The NWDP is a revival of the 1997 Women’s Development Policy, and is the fulfillment of an Election (2009) pledge by the AL. The 1997 Policy was formulated during the previous tenure of the Sheikh Hasina Wajed led AL Government (1996-2001). The Begum Khalida led BNP coalition Government (2001-2006), of which JeI was a part, approved another Women’s Development Policy in 2004, deleting crucial provisions, such as “equal right”, “equal and full participation”, “right to land”, “inheritance” and “property”, or replacing them with “constitutional right”, “preference” and “greater participation”.
Meanwhile, in 2008, the then Caretaker Government had announced another Women’s Development Policy, guaranteeing equal rights, including property rights for women, which was also opposed by a section of Islamic clerics. As a result, the then Government had constituted a 20-member Ulema (Islamic experts) Committee on March 27, 2008, to identify any potential “inconsistencies” in the Policy. On April 17, 2008, the Ulema Committee submitted its recommendations, strongly opposing the grant of equal rights to women, recommending deletion of six sections of the policy and amending 15 others which, the Ulema claimed, “clash” with the provisions of the Quran and Sunnah (sayings and examples from the life of the Prophet). Suggesting the inclusion of guidelines “in the light of the Quran and Sunnah” while taking any decision regarding women’s rights, the Ulema Committee recommended abolishing the section that recommends steps to implement the UN Convention on the Elimination of All Forms of Discrimination against Women. The Committee also asked the Government to cancel the initiative to reserve one-third of parliamentary seats for women and the application of comparable reservations to local elections.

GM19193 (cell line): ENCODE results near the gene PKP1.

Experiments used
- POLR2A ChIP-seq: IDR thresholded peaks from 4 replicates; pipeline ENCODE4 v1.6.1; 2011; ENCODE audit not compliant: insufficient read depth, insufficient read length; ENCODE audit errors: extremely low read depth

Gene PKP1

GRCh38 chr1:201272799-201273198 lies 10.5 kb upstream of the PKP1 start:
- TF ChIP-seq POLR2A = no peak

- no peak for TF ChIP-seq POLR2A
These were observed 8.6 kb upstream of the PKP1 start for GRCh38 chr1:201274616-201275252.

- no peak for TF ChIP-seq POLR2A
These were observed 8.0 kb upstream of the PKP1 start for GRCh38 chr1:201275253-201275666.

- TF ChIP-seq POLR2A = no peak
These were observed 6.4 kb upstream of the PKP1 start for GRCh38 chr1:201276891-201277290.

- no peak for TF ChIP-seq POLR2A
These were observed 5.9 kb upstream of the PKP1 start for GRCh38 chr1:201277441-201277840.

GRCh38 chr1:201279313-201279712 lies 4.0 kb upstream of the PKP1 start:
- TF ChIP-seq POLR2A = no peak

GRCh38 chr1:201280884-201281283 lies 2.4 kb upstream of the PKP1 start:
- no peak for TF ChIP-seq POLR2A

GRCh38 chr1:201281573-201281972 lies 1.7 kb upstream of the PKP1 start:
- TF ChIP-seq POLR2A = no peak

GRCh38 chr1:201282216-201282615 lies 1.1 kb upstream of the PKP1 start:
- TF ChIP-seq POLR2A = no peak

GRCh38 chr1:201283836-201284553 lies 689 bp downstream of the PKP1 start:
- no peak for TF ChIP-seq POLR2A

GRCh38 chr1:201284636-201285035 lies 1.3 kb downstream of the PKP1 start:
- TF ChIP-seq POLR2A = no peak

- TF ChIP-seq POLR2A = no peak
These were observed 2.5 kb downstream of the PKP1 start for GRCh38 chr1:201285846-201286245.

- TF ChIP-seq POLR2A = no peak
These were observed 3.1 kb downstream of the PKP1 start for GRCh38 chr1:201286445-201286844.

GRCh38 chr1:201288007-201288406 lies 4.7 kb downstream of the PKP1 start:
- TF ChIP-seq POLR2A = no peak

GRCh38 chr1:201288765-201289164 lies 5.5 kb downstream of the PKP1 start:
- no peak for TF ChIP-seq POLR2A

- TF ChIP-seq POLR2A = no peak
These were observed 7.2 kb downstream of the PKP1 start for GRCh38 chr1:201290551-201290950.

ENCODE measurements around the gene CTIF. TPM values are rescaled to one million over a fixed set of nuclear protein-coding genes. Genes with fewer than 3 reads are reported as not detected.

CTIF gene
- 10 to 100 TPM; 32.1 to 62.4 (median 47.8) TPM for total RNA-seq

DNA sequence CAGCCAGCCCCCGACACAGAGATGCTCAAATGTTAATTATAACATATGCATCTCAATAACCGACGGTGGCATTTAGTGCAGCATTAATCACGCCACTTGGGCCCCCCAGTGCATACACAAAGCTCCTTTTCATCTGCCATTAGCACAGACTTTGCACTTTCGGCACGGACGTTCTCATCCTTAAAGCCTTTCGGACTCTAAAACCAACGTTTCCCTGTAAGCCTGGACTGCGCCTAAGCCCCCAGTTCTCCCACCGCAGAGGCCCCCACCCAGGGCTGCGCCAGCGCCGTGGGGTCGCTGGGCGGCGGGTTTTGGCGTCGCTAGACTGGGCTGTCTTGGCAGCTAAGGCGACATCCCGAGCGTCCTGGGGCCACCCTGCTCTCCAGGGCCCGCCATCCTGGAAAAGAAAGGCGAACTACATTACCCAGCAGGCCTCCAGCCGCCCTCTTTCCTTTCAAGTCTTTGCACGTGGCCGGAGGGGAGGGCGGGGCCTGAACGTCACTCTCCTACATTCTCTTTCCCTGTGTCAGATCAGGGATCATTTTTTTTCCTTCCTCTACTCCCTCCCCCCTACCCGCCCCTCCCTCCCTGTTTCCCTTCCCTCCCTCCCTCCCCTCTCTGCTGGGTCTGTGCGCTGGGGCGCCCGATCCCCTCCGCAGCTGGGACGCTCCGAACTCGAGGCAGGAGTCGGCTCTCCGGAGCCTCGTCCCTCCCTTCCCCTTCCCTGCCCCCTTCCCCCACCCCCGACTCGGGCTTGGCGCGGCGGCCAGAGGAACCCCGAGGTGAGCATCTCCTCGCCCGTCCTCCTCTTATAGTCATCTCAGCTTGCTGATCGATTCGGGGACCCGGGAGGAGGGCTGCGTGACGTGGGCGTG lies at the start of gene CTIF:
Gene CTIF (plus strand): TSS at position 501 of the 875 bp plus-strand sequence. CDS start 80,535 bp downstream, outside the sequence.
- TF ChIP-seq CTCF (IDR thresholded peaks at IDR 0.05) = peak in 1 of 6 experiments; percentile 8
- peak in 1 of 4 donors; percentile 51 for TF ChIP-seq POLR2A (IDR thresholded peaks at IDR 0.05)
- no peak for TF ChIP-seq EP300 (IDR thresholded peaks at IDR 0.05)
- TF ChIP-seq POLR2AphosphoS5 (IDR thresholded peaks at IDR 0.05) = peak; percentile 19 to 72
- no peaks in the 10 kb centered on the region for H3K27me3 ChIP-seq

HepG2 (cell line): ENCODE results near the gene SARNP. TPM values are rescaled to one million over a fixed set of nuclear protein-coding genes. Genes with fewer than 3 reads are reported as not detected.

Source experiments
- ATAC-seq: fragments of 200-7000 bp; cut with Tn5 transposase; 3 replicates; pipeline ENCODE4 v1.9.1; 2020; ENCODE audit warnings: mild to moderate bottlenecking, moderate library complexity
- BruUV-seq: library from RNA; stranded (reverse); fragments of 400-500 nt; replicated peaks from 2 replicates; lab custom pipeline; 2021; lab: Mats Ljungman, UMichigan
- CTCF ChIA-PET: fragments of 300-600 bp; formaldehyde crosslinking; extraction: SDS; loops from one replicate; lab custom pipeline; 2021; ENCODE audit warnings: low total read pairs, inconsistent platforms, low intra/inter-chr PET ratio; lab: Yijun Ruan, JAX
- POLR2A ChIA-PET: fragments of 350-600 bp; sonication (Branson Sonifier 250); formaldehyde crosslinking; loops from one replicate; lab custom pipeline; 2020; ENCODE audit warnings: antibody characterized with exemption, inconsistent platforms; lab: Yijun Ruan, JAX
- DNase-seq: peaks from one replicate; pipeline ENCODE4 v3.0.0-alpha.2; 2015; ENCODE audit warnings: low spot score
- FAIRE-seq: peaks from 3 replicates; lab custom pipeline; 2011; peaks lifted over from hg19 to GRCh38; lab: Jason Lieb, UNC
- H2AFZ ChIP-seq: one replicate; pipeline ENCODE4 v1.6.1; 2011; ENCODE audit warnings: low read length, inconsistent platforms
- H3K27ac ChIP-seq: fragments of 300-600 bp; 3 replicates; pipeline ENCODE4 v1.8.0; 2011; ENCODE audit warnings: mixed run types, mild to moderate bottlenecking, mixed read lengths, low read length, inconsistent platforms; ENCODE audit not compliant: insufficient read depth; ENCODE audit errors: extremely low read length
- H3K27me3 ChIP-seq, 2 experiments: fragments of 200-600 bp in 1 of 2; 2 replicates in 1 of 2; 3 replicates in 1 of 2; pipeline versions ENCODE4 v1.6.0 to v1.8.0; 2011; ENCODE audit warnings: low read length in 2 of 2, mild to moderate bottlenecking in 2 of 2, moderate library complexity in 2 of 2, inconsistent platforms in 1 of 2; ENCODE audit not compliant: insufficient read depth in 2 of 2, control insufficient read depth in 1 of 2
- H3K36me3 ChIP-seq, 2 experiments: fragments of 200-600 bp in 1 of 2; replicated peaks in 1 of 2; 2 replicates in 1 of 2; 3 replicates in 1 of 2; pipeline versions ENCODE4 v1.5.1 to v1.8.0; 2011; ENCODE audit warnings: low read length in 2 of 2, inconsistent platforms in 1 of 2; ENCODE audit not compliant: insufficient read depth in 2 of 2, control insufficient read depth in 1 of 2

Hafez Maulana Ziaul Hasan, Chairman of Sammilito Islami Jote (United Islamic Alliance), a liberal Islamic organization, on April 28, 2011, however, noted, “The review (Ulema) committee could not pinpoint any verse in the Quran that the Women’s Development Policy contradicts. It also failed to show any provision of the policy that contradicted the Quran and Sunnah .”
Resistance to the hue and cry against the NWDP is significant. The leaders of Gausul Azam Maizbhandari Parishad [GAMP. Gausul Azam Maizbhandari Shah Sufi Moulana Syed Ahmadullah was a Sufi saint who started the Maizbhandari Sect. GAMP preaches his religious practices and works for the development of society], an Islamic social organization, on April 12, 2011, criticized IABC for creating an ‘anarchic situation’ in the country during protests against the women’s development policy. Syed Saifuddin Ahmed Maizbhandari, Secretary General of the organization, stated, “Creating anarchic situation and sufferings for people are considered as the most heinous activities in Islam. Amini and his followers have done such heinous activities on the hartal day (April 4).”
However, IABC’s Amini has identified the policy’s Section 23.5, which speaks about opportunity and participation in employment, wealth, market and business for women, as ‘un-Islamic’. Further, Section 25.2, which seeks to give women full control over the wealth they accumulate through earning, inheritance, loans and market management, is also declared ‘anti-Islamic’. Amini insists that the IABC was not opposed to policies for the development of the women, but these must be formulated in the light of the holy Quran and Sunnah.